Monday, 29 July 2013

Theatrical Interlude 18, 19 and 20

Henry VI trilogy, The Globe, London. July 2013

I think it is fair to say that The Globe Theatre doesn't have the reputation for being the most comfortable theatre. Deciding to see three plays in a day there had lots of people laughing very hard at Rebecca and I as we planned our weekend.

The thing is that if a play is good you forget your surroundings entirely and any discomfort fades away totally.

I'm pleased to say that the Henry VI trilogy fell firmly into the second category and for over 9 hours on Saturday I was living in the world of Henry VI totally.

A small cast acted their socks off all day.  Apart from Henry VI himself all of the actors doubled/tripled/quadrupled up and we travelled from France to all areas of England, fought battles, saw treason and experienced the struggles of the throne.

I was spell bound from start to finish, the use of the stage was clever and with simple tabard changes actors became French, supporters of the House of Lancaster and then supporters of the House of York. Simple application of face paint made it easy to identify the sides in battle scenes.

Although almost the simplest part to play I found the way Graham Butler played Henry VI captivating. At first he was like a child - at the sign of conflict he would scamper to protected places or climb high on the set to avoid the trouble.  When meeting his bride to be for the first time he is shy and while she is waiting for a meaningful kiss he puts an embarrassed peck on her forehead.  Later on his love for her has grown but he is weak enough that he's content to be lead by her and by the end it is clear that all he wants is to be left alone with his religious works.

My other favourite was Brendan O'Hea who played Richard Plantagenet through the three plays and then in the final play created a stonking Lewis XI, but all of the cast were so good it does feel wrong to praise any of them above the others!

The body count in a play about almost civil war was high but as in Macbeth there was very limited use of stage blood - to the extent that in the one place it is used I was incredibly moved and had a lump in my throat.

Seeing 3 plays in a day was in some ways insanity but with plays of this calibre it was in fact a treat. My one wish...that Richard III was still being performed as this trilogy lead perfectly into that play and I'd love the chance to see it again!

being a good Norfolk girl I did of course like seeing Suffolk's head being chopped off!

Saturday, 27 July 2013

Snow in midsummer

The Snow Child by Eowyn Ivey

This book has been sitting on my Kindle for quite a while, a few people told me how good it was but for some reason I just hadn't got round to reading it.

After a conference in London where the publicists of the book gave a presentation on the publishing history of the book I was intrigued and following a few prompting tweets I finally got round to reading it.

I started reading the book in the middle of the longest heat wave we've had in Norfolk for years and being transported in to snow Alaska was heavenly - it cooled me down no end and when I emerged from the book I kept being surprised that it was sunny and summer!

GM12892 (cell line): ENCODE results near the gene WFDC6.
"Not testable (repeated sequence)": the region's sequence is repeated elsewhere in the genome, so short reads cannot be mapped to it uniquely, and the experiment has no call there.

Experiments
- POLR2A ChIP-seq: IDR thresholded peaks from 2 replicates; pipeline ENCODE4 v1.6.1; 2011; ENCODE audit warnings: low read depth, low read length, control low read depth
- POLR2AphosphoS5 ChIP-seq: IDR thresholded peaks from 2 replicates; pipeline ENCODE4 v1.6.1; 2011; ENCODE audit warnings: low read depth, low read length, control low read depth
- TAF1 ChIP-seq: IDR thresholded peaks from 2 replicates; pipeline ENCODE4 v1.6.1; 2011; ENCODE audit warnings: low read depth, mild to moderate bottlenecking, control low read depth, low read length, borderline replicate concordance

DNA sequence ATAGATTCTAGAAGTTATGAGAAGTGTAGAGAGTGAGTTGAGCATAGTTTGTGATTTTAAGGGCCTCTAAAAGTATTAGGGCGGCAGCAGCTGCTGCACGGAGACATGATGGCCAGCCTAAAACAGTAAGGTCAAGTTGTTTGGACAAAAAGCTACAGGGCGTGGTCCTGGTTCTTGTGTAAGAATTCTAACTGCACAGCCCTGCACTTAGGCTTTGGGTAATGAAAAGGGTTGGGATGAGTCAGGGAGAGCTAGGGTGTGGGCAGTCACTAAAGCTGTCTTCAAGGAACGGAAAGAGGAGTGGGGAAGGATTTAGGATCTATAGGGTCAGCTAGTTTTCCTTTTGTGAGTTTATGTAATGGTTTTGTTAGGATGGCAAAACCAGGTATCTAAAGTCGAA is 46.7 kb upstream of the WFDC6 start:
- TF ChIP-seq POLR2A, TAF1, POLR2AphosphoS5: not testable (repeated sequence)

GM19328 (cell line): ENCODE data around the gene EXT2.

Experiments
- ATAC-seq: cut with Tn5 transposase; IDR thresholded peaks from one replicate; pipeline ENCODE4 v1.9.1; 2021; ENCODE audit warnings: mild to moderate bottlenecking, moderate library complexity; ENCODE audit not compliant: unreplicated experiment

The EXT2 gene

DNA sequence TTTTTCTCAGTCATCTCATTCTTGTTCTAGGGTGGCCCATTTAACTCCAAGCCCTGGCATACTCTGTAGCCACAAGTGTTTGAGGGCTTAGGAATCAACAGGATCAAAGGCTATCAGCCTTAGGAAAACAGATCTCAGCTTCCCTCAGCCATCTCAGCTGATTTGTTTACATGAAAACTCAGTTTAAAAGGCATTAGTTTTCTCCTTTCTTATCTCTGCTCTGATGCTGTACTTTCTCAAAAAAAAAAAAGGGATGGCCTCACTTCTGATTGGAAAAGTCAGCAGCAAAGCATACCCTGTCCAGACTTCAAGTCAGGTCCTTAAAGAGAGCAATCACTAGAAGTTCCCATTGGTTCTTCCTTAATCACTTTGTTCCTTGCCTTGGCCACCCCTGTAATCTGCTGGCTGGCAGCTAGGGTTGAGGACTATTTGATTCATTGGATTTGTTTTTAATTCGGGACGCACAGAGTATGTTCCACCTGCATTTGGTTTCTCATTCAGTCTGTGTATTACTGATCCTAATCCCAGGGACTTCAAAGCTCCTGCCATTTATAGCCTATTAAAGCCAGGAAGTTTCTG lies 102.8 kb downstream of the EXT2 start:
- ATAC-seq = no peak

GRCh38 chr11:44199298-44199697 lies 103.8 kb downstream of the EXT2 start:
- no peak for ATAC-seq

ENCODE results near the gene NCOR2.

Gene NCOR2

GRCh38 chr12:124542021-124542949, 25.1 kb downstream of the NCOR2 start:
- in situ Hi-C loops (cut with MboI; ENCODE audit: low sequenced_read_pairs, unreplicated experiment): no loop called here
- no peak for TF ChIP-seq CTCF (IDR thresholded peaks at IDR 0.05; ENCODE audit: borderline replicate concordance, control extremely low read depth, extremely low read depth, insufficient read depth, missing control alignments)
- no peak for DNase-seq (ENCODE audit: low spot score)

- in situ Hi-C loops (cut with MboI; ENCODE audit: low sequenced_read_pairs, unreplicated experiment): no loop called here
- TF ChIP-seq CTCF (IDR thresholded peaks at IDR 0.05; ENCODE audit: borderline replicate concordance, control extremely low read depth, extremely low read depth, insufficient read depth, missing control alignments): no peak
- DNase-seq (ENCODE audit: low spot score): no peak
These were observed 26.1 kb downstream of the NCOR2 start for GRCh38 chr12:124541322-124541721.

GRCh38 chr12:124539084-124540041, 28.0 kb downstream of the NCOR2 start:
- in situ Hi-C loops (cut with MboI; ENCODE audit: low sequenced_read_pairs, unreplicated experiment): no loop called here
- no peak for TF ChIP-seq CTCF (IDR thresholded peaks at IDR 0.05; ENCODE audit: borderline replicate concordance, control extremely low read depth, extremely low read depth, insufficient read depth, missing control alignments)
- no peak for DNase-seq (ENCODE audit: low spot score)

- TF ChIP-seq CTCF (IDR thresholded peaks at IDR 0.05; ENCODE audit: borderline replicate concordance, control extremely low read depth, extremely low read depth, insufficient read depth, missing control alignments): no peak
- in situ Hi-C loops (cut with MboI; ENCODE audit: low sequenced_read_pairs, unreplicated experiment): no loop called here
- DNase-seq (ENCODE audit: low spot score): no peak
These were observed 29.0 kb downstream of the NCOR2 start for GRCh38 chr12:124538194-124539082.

The book is wonderfully lyrical - an older couple have moved to Alaska to try their hand at farming as they are finding it too hard to live back East where all of their relatives seem to have the families that the couple can't have but so desperately want.

Alaska is a hard, unforgiving place and it almost breaks the couple but the appearance of good neighbours and the mysterious snow child turn their lives around.

I can see why this book was such a success - I found it a magical read that totally transported me to the wilds of Alaska about 100 years ago.
I do wonder if reading it in the winter just past would have been a different experience but in the height of summer it was wonderfully escapist!

Monday, 8 July 2013

Theatrical Interlude 17

Macbeth, The Globe, London. July 2013

After my experience with Macbeth earlier in the year I was feeling very unsure about going to see this.  It also turned out to be the hottest day of 2013 so far - were we mad going to see a traditionally bloody play in such heat?

I'm pleased to say that once more the Globe as a venue didn't disappoint. We are quite canny with our seat choice and luckily we remained in the shade throughout yesterday which did make the whole day more enjoyable!

The first play we saw at the Globe was Much Ado About Nothing starring Eve Best and this version of Macbeth was her directorial debut - and for me it was a success.  The play came in at just under 2 hours 30 but told me the story far more clearly than I could have hoped.  Thanks to the daylight and staging it was easy to keep the characters straight, and rather than this version being awash with blood the violence was so restrained that when it did occur it was all the more effective.

There were Scottish actors in the play but the accents weren't too heavy and the speech clear so that not a word was lost. Humour was added to the play through facial expressions and the character of the Porter but it remained clear that this was a tragedy. Lady Macbeth is the driving force of Macbeth's actions and slowly their ambition drives them to insanity.  The ending with Macbeth's (erroneous) confidence that he cannot be beaten is wonderfully realised.

I don't think that Macbeth is ever going to be my favourite play but this version has proved to me that it is still a good play and reinforced my opinion that I prefer my Shakespeare in the open air, performed as it would have been originally.

Despite the heat London was lovely - it felt like the Olympic spirit all over again as you heard the cheers from outside bars where people were watching Wimbledon. Strolling around St Paul's eating ice cream made a perfect end to another great day at the Globe.

Saturday, 6 July 2013

Theatrical Interlude 16

Merchant of Venice, Norwich Cathedral. July 2013.

A Shakespeare Festival has been held at Norwich Cathedral for the past few years but for some reason I've never been - or even really noticed it taking place.  This year after some mocking by friends on Facebook about how often I go to the theatre the same friends asked if I'd be interested in going with them to a play at the festival!